Kordic & Cerkez Trial

Tribunal Update 181 Last Week in The Hague (June 19-23, 2000)

Kordic & Cerkez Trial

Tribunal Update 181 Last Week in The Hague (June 19-23, 2000)

Friday, 23 June, 2000

The indictment against Kordic alleges one of the aims of the Croatian Community was to establish closer ties or a union with Croatia proper. The prosecution claims the Community's political and military bodies "engaged in a campaign of persecutions and ethnic cleansing against Bosnian Muslims" within its territory. By virtue of his position, the prosecution contest, Kordic exercised power over those operations.


Last week, the defence called a series of former officials from Herceg Bosna, who presented a rather uniform definition of the Community and Kordic's lack of authority there in.


"Croats in Bosnia were in a difficult position as a result of Serbian aggression and the non-functioning of the joint authorities," the witnesses said. One witness said the Herceg Bosna institutions came "live only in mid 1992", that is after the war had started, despite the foundation of the Community in November 1991.


Zoran Buntic, the then president of the Herceg Bosna justice department, said the Community's new institutions were formed to organise the functioning of civilian life because the war had interrupted the working of state institutions. Where legal authority ceases to function, Buntic said, anarchy soon follows.


Prosecutor, Susan Somers, criticised the Bosnian Croat leadership for their decision to form separate institutions rather than working with the government in Sarajevo. Anarchy was avoided, she said, by a coup. The word "coup" infuriated Buntic, who retaliated that the Community's institutions were entirely legal.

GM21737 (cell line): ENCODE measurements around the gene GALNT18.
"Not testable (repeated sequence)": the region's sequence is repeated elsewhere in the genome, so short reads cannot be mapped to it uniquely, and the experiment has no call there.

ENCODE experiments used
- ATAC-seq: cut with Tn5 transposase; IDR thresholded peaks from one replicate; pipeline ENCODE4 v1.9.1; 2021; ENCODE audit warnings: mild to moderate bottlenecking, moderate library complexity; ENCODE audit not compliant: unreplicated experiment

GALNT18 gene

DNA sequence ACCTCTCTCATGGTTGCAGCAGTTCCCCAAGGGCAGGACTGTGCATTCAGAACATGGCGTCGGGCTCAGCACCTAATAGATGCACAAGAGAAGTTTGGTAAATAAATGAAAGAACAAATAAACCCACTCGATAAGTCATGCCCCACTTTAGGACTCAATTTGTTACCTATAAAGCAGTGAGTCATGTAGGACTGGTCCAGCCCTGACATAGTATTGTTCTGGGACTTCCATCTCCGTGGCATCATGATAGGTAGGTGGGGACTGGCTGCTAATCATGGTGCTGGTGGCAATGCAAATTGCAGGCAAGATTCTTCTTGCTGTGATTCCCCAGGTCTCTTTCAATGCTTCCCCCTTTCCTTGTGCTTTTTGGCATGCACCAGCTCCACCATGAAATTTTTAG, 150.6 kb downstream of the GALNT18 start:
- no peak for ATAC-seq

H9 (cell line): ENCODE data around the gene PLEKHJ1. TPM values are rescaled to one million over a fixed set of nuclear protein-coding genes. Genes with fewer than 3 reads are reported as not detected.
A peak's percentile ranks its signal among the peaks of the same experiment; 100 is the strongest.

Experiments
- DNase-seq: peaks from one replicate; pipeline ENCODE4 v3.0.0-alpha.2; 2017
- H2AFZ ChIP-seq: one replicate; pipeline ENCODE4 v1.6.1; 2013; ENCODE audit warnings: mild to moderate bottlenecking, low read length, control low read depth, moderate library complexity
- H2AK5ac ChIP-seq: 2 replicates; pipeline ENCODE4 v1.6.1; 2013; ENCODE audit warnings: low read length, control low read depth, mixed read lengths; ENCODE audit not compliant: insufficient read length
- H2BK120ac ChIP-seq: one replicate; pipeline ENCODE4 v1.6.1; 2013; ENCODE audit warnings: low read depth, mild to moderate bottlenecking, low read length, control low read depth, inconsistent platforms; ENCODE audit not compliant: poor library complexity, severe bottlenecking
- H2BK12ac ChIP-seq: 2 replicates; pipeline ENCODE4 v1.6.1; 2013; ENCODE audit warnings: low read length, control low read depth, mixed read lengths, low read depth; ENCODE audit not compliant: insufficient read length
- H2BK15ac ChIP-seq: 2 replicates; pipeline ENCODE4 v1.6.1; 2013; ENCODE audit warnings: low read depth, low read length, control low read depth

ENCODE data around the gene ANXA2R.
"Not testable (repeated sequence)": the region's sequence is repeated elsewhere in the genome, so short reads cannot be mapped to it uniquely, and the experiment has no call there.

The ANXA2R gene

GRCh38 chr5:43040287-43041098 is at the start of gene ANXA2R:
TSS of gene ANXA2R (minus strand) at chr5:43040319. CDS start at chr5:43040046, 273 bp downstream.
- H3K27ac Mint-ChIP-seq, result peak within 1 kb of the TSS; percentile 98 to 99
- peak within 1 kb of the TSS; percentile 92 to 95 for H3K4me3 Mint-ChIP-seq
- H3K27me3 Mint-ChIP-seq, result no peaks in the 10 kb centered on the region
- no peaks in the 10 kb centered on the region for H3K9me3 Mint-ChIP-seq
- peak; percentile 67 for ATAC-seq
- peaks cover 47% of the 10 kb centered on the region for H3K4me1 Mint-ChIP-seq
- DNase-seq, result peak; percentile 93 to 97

The prosecution pressed on, however, pointing out Bosnia's constitutional court had declared Herceg Bosna illegal in the autumn of 1992. Buntic said he had only learnt of that decision "a couple of years later" implying he may have implemented the ruling had he known of its existence.


Buntic said Kordic, as the Community's vice president, had powers of a "parliamentary nature" only. The prosecutor replied by presenting a document , signed by the Community's leading men, which was presented to the then Croatian President Franjo Tudjman in December 1991. "The president of Herceg Bosna, Mate Boban, and vice presidents, Dario Kordic and Bozo Rajic, are authorised to represent Herceg Bosna in Zagreb," the document read.


When asked if he was surprised Kordic had been invested with such authority, which far exceeded that of an ordinary parliamentarian, Buntic replied only, "It's a document of the HDZ [Croatian Democratic Union] party."


Zulfo Robovic, a former Herceg Bosna government minister and the first Bosniak to publicly testify in Kordic's defence, said he had decided to appear for Kordic because, "I saw in Kordic the strength and will to make sure the Washington Accords were implemented... for mutual respect between Croats and Bosniaks".


The prosecutor then pointed out Kordic had said before the signing of the Accords that he opposed their implementation. Robovic countered that Kordic respected authority and supported the consistent implementation of the Accords after they were signed.


Robovic was a member of the small Muslim Democratic Party and minister for reconstruction in the Herceg Bosna administration. The defence hoped to demonstrate through his testimony that neither Kordic nor the Community as a whole discriminated against Bosniaks as claimed by the prosecution.


Robovic confirmed, however, to the prosecutor that he had met Tudjman in Zagreb several times. The prosecutor claimed it was only Robovic's clearly demonstrated loyalty to the late Croatian president, which secured his position within the Herceg Bosna government.


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